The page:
Ambition And Content: A Fable
Optat quietem.” —Hor
While yet the world was young, and men were few,
Nor lurking fraud, nor tyrant rapine knew,
In virtue rude, the gaudy arts they scorn'd,
Which, virtue lost, degenerate times adorn'd:
No sumptuous fabrics yet were seen to rise,
Nor gushing fountains taught to invade the skies;
With nature, art had not begun the strife,
Nor swelling marble rose to mimic life;
No pencil yet had learn'd to express the fair;
The bounteous earth was all their homely care.
Then did Content exert her genial sway,
And taught the peaceful world her power to obey;
Content, a female of celestial race,
Bright and complete in each celestial grace.
Serenely fair she was, as rising day,
And brighter than the sun's meridian ray;
Joy of all hearts, delight of every eye,
Nor grief, nor pain appear'd when she was by;
Her presence from the wretched banish'd care,
Dispers'd the swelling sigh, and stopt the falling tear.
Long did the nymph her regal state maintain,
As long mankind were blest beneath her reign;
Till dire Ambition, hellish fiend, arose,
To plague the world, and banish man's repose:
A monster sprung from that rebellious crew,
Which mighty Jove's Phlegræan thunder slew.
Resolv'd to dispossess the royal fair,
On all her friends he threaten'd open war:
Fond of the novelty, vain, fickle man,
In crowds to his infernal standard ran;
And the weak maid, defenceless left alone,
To avoid his rage, was forc'd to quit the throne.
It chanc'd as wandering through the fields she stray'd,
Forsook of all, and destitute of aid,
Upon a rising mountain's flowery side
A pleasant cottage, roof'd with turf, she spied:
Fast by a gloomy, venerable wood
Of shady planes, and ancient oaks, it stood.
Around a various prospect charm'd the sight;
Here waving harvests clad the fields with white;
Here a rough shaggy rock the clouds did pierce,
From which a torrent rush'd with rapid force;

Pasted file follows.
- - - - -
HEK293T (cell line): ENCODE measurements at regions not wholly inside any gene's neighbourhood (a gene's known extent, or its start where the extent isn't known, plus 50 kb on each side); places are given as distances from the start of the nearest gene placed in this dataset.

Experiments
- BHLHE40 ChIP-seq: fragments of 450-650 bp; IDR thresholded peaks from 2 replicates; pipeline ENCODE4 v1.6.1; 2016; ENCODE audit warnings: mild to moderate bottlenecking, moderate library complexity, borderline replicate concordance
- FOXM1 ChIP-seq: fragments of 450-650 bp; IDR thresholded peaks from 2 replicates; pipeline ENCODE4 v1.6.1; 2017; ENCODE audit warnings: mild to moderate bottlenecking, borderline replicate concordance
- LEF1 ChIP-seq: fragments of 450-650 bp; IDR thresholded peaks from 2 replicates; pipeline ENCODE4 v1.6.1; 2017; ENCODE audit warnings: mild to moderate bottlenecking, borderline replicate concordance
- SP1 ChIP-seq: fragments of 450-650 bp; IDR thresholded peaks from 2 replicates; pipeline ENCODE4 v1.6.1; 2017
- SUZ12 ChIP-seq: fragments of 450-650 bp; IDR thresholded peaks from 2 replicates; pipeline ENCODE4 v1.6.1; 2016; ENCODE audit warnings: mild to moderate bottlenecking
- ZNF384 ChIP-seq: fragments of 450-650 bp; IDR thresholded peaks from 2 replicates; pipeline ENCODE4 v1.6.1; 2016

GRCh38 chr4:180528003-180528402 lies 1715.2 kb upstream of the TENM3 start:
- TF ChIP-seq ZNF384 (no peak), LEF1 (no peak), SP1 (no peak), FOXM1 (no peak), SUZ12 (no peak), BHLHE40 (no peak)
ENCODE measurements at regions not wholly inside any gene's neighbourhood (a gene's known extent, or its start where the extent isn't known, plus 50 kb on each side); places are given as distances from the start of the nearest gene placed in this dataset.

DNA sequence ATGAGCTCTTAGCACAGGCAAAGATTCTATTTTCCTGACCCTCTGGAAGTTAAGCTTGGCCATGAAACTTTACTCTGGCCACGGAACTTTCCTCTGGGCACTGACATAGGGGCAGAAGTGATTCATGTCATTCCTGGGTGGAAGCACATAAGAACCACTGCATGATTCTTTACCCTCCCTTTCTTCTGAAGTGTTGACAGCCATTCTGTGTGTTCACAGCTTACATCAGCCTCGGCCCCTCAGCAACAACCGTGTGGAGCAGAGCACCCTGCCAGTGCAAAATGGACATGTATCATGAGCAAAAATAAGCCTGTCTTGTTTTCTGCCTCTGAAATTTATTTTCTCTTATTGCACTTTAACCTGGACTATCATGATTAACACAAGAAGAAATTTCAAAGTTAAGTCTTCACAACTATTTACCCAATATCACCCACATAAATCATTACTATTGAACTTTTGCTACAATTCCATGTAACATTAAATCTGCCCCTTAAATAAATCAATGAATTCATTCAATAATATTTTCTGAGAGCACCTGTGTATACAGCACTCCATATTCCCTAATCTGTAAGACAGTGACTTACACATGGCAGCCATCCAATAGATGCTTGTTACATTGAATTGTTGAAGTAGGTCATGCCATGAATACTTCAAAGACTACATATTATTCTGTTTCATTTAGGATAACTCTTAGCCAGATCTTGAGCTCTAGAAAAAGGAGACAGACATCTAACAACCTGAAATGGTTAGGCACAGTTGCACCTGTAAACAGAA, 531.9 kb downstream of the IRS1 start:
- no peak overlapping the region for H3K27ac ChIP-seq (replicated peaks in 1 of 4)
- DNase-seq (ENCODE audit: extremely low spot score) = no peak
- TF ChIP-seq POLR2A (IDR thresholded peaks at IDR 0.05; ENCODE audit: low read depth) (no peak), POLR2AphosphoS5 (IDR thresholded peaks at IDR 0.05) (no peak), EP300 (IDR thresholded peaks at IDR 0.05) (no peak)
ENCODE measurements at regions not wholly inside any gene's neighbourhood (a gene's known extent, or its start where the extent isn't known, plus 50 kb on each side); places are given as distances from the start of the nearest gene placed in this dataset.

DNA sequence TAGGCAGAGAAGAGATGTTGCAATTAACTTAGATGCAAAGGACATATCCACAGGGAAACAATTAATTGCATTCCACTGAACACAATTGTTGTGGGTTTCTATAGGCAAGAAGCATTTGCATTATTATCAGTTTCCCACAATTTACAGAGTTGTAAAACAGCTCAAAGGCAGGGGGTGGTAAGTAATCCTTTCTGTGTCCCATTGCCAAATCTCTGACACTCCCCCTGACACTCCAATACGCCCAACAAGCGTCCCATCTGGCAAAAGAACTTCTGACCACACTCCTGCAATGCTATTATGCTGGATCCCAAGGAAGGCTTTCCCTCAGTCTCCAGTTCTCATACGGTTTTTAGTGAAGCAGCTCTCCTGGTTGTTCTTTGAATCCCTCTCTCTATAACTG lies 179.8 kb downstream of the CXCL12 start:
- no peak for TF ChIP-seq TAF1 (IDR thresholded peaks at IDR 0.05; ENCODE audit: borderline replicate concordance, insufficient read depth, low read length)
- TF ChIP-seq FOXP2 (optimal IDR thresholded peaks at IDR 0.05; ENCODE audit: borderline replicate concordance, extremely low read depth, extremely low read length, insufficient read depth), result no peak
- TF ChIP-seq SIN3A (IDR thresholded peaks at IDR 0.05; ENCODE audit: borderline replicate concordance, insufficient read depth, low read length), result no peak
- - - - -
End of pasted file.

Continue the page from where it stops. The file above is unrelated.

Here mountain-woods diffus'd a dusky shade;
Here flocks and herds in flowery valleys play'd,
While o'er the matted grass the liquid crystal stray'd.
In this sweet place there dwelt a cheerful pair,
Though bent beneath the weight of many a year;
Who wisely flying public noise and strife,
In this obscure retreat had pass'd their life;
The husband Industry was call'd, Frugality the wife.
With tenderest Friendship mutually blest,
No household jars had e'er disturb'd their rest.
A numerous offspring grac'd their homely board,
That still with Nature's simple gifts was stor'd.
The father rural business only knew;
The sons the same delightful art pursue:
An only daughter, as a goddess fair,
Above the rest was the fond mother's care;
Plenty; the brightest nymph of all the plain,
Each heart's delight, ador'd by every swain.
Soon as Content this charming scene espied,
Joyful within herself the goddess cried;
“This happy sight my drooping heart doth raise;
The gods, I hope, will grant me gentler days:
When with prosperity my life was blest,
In yonder house I've been a welcome guest:
There now, perhaps, I may protection find;
For royalty is banish'd from my mind;
I'll thither haste: how happy should I be,
If such a refuge were reserv'd for me!”
Thus spoke the fair; and straight she bent her way
To the tall mountain, where the cottage lay:
Arriv'd she makes her chang'd condition known;
Tells how the rebels drove her from the throne;
What painful, dreary wilds she'd wander'd o'er;
And shelter from the tyrant doth implore.
The faithful, aged pair at once were seiz'd
With joy and grief, at once were pain'd and pleas'd;
Grief for their banish'd queen their hearts possest,
And joy succeeded for their future guest;
“And if you'll deign, bright goddess, here to dwell,
And with your presence grace our humble cell,
Whate'er the gods have given with bounteous hand,